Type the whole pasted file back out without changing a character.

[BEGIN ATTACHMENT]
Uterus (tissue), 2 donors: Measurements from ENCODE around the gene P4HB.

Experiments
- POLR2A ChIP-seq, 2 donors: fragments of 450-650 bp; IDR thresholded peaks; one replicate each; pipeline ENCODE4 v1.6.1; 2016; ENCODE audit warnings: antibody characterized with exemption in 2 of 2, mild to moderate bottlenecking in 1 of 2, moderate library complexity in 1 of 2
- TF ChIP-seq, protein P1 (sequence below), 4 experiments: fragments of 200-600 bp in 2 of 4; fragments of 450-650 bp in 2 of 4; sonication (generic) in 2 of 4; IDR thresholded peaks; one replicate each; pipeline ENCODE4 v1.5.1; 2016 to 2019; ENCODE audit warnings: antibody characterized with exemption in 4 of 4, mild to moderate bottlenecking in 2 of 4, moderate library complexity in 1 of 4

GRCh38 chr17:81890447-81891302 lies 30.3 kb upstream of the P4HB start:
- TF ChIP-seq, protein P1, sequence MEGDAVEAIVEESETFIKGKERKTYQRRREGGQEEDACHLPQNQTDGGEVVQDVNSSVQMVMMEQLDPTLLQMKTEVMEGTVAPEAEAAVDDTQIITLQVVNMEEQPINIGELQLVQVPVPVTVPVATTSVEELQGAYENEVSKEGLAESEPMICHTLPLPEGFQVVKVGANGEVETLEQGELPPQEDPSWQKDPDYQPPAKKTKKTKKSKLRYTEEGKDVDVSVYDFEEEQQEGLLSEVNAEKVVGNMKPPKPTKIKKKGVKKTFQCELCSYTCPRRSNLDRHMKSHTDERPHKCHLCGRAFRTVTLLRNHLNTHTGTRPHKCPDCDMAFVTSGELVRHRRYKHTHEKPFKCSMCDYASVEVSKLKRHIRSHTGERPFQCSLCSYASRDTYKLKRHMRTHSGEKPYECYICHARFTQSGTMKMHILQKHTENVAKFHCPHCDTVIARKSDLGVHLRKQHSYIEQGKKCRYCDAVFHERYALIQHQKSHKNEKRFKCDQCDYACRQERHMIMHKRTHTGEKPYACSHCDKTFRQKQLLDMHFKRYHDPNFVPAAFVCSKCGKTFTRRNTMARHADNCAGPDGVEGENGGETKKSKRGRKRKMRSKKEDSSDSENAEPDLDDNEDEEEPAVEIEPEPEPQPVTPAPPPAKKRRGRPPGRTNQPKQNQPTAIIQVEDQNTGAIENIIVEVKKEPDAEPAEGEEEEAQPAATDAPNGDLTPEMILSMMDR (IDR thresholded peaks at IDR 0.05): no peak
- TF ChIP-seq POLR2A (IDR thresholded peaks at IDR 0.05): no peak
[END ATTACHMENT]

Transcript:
Uterus (tissue), 2 donors: Measurements from ENCODE around the gene P4HB.

Experiments
- POLR2A ChIP-seq, 2 donors: fragments of 450-650 bp; IDR thresholded peaks; one replicate each; pipeline ENCODE4 v1.6.1; 2016; ENCODE audit warnings: antibody characterized with exemption in 2 of 2, mild to moderate bottlenecking in 1 of 2, moderate library complexity in 1 of 2
- TF ChIP-seq, protein P1 (sequence below), 4 experiments: fragments of 200-600 bp in 2 of 4; fragments of 450-650 bp in 2 of 4; sonication (generic) in 2 of 4; IDR thresholded peaks; one replicate each; pipeline ENCODE4 v1.5.1; 2016 to 2019; ENCODE audit warnings: antibody characterized with exemption in 4 of 4, mild to moderate bottlenecking in 2 of 4, moderate library complexity in 1 of 4

GRCh38 chr17:81890447-81891302 lies 30.3 kb upstream of the P4HB start:
- TF ChIP-seq, protein P1, sequence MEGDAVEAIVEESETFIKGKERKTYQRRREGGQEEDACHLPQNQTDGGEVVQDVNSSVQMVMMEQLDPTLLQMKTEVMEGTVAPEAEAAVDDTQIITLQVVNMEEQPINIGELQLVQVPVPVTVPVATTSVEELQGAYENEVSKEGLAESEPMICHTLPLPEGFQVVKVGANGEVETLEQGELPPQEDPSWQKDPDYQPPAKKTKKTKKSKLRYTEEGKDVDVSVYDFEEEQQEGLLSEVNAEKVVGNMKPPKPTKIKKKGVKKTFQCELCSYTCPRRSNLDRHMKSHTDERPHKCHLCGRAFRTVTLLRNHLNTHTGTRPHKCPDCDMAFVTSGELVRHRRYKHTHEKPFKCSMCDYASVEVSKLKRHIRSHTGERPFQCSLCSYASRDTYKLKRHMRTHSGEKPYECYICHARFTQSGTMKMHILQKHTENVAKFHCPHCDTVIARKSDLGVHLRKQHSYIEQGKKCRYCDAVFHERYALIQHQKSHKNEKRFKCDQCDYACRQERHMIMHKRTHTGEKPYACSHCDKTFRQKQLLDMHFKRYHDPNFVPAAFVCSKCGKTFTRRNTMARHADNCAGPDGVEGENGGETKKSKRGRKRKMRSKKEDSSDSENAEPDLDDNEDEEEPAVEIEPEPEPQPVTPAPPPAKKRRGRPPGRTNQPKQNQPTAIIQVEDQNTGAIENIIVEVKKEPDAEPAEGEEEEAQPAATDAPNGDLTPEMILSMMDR (IDR thresholded peaks at IDR 0.05): no peak
- TF ChIP-seq POLR2A (IDR thresholded peaks at IDR 0.05): no peak